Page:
In a genre typically considered “for the guys,” it’s time to give a nod to the ladies. Uterus Horror is a subgenre of horror films that focuses on the uniquely female experience of puberty and the act of coming into their sexuality, using horror elements to emphasize and/or act as a metaphor for that experience. These films are often ignored in theaters, […]
In a genre typically considered “for the guys,” it’s time to give a nod to the ladies. Uterus Horror is a subgenre of horror films that focuses on the uniquely female experience of puberty and the act of coming into their sexuality, using horror elements to emphasize and/or act as a metaphor for that experience. These films are often ignored in theaters, but quickly develop cult followings. Columnist Molly Henery, who named and defined the subgenre, tackles a new film each month and analyzes how it fits into this bloody new corner of horror.
In the final Uterus Horror article of 2020, I discussed how lycanthropy is the perfect metaphor for young womanhood in When Animals Dream. Now it’s 2021, and I want to start the year off with something special. It’s time to talk about IT. And yes, I mean EVERY version of IT.
Most horror fans are likely very familiar with IT, Stephen King’s best-selling novel first published in 1986. From there, it was given a two-part TV miniseries in 1990, directed by Tommy Lee Wallace (Halloween III: Season of the Witch) who also wrote the teleplay with Lawrence D. Cohen (Carrie). Most recently, director Andy Muschietti (Mama) brought fans two films, IT and IT Chapter Two. The first film was written by Chase Palmer, Cary Fukunaga (Beasts of No Nation), and Gary Dauberman (Annabelle Comes Home), with Dauberman returning to write the second film.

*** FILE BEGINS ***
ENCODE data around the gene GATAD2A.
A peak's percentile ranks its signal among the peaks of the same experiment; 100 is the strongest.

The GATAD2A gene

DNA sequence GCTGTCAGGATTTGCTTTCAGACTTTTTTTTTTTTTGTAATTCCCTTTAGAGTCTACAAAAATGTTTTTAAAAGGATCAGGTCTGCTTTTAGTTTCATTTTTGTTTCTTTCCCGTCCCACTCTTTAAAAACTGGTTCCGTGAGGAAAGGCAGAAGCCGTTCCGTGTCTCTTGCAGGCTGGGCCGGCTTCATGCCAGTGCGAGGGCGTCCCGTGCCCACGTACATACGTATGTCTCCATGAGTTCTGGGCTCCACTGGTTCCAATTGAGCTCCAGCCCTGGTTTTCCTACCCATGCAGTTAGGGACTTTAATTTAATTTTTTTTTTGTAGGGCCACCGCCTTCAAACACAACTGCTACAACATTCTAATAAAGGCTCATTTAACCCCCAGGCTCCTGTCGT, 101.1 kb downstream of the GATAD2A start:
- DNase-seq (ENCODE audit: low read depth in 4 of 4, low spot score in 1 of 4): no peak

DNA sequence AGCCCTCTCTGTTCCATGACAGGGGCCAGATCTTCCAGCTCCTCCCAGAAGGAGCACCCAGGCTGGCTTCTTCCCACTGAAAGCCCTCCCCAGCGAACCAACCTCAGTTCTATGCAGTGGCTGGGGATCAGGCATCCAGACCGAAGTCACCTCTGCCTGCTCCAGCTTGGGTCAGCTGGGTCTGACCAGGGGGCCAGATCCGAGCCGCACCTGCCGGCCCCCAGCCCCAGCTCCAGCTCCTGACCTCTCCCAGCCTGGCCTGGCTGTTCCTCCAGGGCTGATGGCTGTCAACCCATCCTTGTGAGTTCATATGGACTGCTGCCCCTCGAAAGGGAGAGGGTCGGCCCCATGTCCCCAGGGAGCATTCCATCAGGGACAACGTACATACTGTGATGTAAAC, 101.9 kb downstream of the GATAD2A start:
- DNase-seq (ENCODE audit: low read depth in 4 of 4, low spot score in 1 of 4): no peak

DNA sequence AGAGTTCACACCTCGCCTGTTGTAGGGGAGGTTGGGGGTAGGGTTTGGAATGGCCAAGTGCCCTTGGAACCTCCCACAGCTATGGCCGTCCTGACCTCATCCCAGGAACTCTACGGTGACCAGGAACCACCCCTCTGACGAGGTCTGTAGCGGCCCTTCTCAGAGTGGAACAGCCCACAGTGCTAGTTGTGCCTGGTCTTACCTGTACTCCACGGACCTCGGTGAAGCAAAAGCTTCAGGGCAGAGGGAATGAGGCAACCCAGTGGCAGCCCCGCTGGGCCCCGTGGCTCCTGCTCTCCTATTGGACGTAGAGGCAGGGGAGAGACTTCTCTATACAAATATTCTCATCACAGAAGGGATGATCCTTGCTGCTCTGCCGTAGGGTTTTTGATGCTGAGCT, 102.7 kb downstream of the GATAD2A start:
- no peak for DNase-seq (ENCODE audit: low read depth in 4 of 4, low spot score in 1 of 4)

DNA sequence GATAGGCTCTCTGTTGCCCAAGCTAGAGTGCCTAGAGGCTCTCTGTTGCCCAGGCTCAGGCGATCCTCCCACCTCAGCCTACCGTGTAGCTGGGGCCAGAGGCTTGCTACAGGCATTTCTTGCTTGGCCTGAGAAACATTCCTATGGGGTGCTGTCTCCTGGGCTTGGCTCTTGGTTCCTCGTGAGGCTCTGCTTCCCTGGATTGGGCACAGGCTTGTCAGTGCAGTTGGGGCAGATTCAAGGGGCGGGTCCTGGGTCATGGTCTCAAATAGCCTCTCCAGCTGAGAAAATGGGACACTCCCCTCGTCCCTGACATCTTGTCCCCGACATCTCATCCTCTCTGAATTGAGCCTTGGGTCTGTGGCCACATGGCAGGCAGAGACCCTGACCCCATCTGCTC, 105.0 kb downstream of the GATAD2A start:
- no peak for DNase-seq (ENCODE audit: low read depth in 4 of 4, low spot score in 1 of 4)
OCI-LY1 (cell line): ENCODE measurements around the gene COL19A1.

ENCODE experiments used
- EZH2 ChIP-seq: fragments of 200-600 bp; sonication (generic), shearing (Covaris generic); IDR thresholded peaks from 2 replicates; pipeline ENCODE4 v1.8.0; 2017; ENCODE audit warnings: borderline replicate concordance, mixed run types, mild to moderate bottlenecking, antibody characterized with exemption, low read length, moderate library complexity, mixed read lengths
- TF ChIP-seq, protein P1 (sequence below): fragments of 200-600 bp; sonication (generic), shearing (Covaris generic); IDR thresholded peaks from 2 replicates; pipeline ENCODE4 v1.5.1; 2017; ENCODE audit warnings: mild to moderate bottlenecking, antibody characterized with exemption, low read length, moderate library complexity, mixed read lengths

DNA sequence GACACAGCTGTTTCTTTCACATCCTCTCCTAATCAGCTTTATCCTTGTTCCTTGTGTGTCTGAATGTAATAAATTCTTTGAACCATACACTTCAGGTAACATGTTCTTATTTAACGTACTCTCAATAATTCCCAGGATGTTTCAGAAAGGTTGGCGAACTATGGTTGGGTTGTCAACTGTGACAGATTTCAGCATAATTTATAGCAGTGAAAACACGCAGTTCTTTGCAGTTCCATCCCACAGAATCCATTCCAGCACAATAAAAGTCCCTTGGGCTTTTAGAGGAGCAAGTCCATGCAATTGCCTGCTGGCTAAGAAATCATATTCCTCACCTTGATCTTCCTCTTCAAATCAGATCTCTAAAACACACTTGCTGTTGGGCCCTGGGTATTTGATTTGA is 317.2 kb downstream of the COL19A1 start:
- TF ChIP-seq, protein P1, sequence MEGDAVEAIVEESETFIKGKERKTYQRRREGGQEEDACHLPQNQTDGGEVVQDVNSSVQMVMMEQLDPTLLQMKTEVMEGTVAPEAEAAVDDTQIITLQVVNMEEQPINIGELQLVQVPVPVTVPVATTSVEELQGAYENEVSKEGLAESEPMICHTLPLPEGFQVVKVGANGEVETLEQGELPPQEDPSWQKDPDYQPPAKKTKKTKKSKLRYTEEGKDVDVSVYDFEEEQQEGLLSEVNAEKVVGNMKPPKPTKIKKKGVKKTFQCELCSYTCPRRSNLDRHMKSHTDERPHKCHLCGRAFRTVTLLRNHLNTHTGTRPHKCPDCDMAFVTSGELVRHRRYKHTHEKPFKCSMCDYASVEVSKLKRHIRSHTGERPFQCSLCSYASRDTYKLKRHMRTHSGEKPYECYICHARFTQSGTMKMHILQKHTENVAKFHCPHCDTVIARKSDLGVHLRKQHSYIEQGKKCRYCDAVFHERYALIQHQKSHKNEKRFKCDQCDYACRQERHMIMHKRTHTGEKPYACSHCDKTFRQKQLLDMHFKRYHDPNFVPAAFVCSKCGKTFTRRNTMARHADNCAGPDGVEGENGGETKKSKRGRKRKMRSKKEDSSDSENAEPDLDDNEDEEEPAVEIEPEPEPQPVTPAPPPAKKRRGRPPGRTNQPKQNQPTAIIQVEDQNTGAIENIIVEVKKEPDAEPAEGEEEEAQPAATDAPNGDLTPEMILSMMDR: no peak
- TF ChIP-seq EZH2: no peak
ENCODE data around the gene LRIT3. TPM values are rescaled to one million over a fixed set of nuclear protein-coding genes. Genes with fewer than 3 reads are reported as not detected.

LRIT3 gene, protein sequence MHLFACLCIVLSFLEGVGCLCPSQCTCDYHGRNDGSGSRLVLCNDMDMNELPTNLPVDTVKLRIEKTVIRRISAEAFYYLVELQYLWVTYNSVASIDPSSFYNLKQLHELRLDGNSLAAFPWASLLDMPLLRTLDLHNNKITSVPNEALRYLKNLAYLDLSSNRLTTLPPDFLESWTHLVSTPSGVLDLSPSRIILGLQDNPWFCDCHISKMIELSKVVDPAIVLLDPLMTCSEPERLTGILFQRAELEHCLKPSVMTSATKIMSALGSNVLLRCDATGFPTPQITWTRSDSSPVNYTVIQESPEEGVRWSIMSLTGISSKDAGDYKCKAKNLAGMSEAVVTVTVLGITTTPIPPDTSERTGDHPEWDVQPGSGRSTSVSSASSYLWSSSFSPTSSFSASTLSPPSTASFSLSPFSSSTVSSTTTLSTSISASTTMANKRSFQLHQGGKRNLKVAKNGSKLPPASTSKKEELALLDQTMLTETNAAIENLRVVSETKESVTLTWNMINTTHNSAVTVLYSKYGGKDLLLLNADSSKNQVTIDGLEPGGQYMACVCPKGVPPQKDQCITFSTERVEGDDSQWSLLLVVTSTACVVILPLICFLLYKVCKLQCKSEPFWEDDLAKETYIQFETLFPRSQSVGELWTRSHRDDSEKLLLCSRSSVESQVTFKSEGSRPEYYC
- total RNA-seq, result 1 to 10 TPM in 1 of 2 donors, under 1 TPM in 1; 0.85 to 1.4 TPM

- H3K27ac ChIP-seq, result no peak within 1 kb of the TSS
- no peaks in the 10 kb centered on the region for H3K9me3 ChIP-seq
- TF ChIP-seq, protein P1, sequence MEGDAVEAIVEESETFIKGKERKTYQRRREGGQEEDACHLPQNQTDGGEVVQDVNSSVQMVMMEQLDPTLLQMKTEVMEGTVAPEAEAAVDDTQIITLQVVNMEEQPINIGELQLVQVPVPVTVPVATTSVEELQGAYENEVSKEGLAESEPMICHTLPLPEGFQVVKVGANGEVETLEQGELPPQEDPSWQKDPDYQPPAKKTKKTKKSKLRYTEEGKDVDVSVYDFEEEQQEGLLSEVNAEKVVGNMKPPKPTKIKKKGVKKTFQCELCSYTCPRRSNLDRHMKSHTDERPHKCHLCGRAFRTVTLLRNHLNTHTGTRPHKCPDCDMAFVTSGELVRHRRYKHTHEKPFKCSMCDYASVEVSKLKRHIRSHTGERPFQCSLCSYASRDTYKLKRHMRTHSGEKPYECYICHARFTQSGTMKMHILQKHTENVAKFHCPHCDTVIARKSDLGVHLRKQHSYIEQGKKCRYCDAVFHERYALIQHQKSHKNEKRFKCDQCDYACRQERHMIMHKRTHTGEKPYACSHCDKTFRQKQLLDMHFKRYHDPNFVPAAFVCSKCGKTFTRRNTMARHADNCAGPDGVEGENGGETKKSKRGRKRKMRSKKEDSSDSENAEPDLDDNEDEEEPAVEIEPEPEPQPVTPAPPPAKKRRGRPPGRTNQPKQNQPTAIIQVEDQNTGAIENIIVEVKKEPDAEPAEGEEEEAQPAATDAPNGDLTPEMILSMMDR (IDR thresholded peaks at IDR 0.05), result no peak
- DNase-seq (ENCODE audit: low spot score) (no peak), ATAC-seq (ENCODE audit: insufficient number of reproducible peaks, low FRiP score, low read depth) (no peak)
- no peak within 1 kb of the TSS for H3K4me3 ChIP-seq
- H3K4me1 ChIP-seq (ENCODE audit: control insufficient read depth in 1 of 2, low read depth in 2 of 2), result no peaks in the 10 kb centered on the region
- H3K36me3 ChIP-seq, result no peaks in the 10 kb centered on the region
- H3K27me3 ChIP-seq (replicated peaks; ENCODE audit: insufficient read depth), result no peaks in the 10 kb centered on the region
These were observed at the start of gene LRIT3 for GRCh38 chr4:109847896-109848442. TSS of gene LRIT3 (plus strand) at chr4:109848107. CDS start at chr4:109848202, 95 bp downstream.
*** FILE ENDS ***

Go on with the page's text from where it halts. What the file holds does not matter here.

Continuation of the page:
While there are variations between each version of IT, they all have the same basic story. A group of misfit kids, six boys and one girl, who call themselves the “Losers Club,” come together one summer when they realize they are all being hunted by the same evil clown. As outcasts in the small town of Derry, Maine, the group learns to lean heavily on each other. When they realize the nightmarish creatures they’ve seen are all the work of the sinister Pennywise, they risk their lives to defeat him.
The kids believe they successfully banish the clown, but have to return to Derry as adults when Pennywise begins killing youths again 27 years later. Every version of IT tells a fantastic horror story about monsters and growing up. It is generally considered a classic coming-of-age story along with films like Stand By Me and The Goonies. Both versions – miniseries and movie – use life-changing experiences as a metaphor for the male protagonists’ journey through adolescence.
But It does not belong to the boys alone. As a collection of films, the Uterus Horror canon is meant to level the cultural playing field for non-male horror fans just as it brings attention to horror stories that highlight experiences unique to young women. While IT consists primarily of boys becoming men, there is one character who gives some feminine insight: Beverly Marsh. This superb character has been played by some great actors including Emily Perkins (Ginger Snaps), Annette O’Toole (Smallville), Sophia Lillis (Gretel & Hansel), and Jessica Chastain (Crimson Peak).